The global price of coffee beans is tumbling but do not expect your morning cup to get cheaper any time soon.
Coffee shops across the UAE say a 30 per cent fall in global prices in the past 12 months, from US$2.10 a pound (Dh7.71) in August last year to $1.48 a pound last month, has yet to filter down to their prices after managing surging costs in the past few years.
"It's definitely not affected us," said Marwan Kandeel, the senior brand manager for Cravia, which manages Cinnabon and Seattle's Best Coffee in the UAE. "The coffee price is going up, it's a soft commodity as you know. The prices we are buying at have increased."
Both Cinnabon and Seattle's Best Coffee had to increase prices by Dh1 per cup last year and now offer four different sizes of cups compared with two previously, in order to manage rising costs.
But prices have been falling globally this year, according to the International Coffee Organisation, which monitors coffee bean costs.
Its composite indicator price, which tries to look at the price of green coffee of all major origins and type, fell 30 per cent between August last year and last month.
Coffee shop owners and suppliers say there are a number of different factors that determine their prices in the UAE, including a time lag between the prices of crops and the cost of cups.
"As far as I know, the price has not come down any significant degree," said David Rogers, the general manager for Dunkin' Donuts in the UAE. "It takes quite a while for it to work through the chain."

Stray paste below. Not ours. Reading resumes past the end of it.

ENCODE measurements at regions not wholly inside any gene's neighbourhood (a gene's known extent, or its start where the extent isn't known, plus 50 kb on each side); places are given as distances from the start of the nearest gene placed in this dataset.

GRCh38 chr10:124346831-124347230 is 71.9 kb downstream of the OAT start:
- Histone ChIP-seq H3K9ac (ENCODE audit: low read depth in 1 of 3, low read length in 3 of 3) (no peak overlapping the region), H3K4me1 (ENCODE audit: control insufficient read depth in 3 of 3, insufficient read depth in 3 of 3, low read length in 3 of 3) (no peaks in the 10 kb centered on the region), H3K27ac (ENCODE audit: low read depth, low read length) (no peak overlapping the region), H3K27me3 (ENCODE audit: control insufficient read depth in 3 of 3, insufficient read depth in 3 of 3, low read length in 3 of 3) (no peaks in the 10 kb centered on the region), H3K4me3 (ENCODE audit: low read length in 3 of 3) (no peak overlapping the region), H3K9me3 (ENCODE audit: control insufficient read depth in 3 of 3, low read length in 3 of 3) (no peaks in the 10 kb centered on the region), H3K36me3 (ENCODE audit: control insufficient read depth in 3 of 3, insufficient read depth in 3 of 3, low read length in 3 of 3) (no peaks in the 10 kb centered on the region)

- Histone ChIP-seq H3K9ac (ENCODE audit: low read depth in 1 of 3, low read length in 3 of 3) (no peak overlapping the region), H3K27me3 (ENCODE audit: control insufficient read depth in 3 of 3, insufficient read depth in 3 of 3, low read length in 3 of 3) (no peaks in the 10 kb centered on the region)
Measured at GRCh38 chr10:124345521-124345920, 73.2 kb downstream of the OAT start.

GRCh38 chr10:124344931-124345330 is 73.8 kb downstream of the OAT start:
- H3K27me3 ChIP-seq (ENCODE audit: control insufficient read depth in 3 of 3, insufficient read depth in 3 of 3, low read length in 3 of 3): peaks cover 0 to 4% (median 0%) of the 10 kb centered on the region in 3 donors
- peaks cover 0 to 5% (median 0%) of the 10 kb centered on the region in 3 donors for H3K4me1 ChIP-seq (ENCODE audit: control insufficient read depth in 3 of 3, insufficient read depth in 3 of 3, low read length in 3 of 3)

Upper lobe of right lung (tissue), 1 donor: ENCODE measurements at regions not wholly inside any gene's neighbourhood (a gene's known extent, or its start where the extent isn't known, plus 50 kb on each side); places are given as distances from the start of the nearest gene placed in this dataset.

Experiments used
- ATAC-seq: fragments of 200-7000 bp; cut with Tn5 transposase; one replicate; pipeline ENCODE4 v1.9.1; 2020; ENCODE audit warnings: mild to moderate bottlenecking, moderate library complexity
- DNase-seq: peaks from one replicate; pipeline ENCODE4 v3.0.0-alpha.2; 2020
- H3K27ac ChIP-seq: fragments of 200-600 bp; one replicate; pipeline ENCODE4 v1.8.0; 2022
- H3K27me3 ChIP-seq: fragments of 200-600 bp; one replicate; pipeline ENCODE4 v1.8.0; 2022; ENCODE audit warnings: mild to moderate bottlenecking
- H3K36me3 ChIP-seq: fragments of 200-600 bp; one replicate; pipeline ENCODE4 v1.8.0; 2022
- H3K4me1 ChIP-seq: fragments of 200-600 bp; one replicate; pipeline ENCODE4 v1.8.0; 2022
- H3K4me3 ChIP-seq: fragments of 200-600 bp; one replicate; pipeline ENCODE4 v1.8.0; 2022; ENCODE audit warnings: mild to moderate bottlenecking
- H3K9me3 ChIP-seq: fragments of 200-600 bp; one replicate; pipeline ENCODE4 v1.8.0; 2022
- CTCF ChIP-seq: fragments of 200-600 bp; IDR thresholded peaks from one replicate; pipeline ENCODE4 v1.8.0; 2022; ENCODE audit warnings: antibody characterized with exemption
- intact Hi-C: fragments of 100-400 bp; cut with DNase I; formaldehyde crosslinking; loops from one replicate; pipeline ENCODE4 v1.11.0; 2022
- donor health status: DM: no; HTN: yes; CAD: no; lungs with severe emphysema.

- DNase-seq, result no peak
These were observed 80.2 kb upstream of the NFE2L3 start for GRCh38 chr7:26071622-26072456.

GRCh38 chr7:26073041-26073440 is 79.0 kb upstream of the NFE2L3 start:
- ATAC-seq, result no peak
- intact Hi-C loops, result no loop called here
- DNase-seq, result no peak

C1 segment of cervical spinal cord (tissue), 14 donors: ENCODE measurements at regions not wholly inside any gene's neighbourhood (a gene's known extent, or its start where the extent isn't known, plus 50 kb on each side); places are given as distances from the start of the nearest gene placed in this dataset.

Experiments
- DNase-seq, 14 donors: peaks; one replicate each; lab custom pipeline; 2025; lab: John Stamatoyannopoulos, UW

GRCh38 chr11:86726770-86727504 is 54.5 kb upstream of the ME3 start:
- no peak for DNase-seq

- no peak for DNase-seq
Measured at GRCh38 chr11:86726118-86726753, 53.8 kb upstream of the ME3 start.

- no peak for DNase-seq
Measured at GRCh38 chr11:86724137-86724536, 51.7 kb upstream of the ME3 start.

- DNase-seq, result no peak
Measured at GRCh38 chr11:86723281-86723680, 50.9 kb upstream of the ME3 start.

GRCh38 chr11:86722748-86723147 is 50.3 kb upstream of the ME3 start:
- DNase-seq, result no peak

Coffee shops said they were also more reluctant to lower prices when the global price falls, because they were loath to raise prices in times of rising costs and lose customers, so they take a hit to profit margins at that point in time.
Coffee prices rose 120 per cent in the five years to the start of this year, according to the ICO.
In 2006, the average price for a pound of coffee was 95.75 US cents (Dh3.51).
Despite no signs of a fall in the price of a cup in the Emirates, home-grown roasters that both supply coffee and operate stores, say business is booming this year as the number of hotels in Abu Dhabi and Dubai grows and customers across the country go more upmarket in their coffee tastes.
Locally roasted coffee is often fresher than coffee that is bought by the big chains and shipped for weeks from overseas. Locally roasted coffee also tends to be more expensive than imported products.
"Customers are more educated now and looking for a fresher cup," said Kim Thompson, the founder of Raw Coffee, a roaster, supplier and coffee shop in Dubai. "Some of our customers are growing and adding the number of outlets, but we have also doubled our commercial customers this year."
Raw is now roasting four times the amount of coffee it was at the start of the year for clients such as the Lime Tree Cafe, Slices and Galleries Lafayette.
Justin Clarke, the founder and chief executive of Orbis Foods, another local roaster, said he has sold 80 per cent more so far this year, compared with the same period last year.
"This shift away from imported coffee, it has just gathered pace," he said.
Adam Beasley, director of food and beverage at the Westin Abu Dhabi, said his customers were becoming more conscious of the quality of coffee served in hotels.
"I agree there's a shift ... especially in Abu Dhabi with all the new five-star hotels opening," he said.
Dunkin' Donuts and Seattle's Best said sales were broadly flat so far this year in the UAE compared with last year.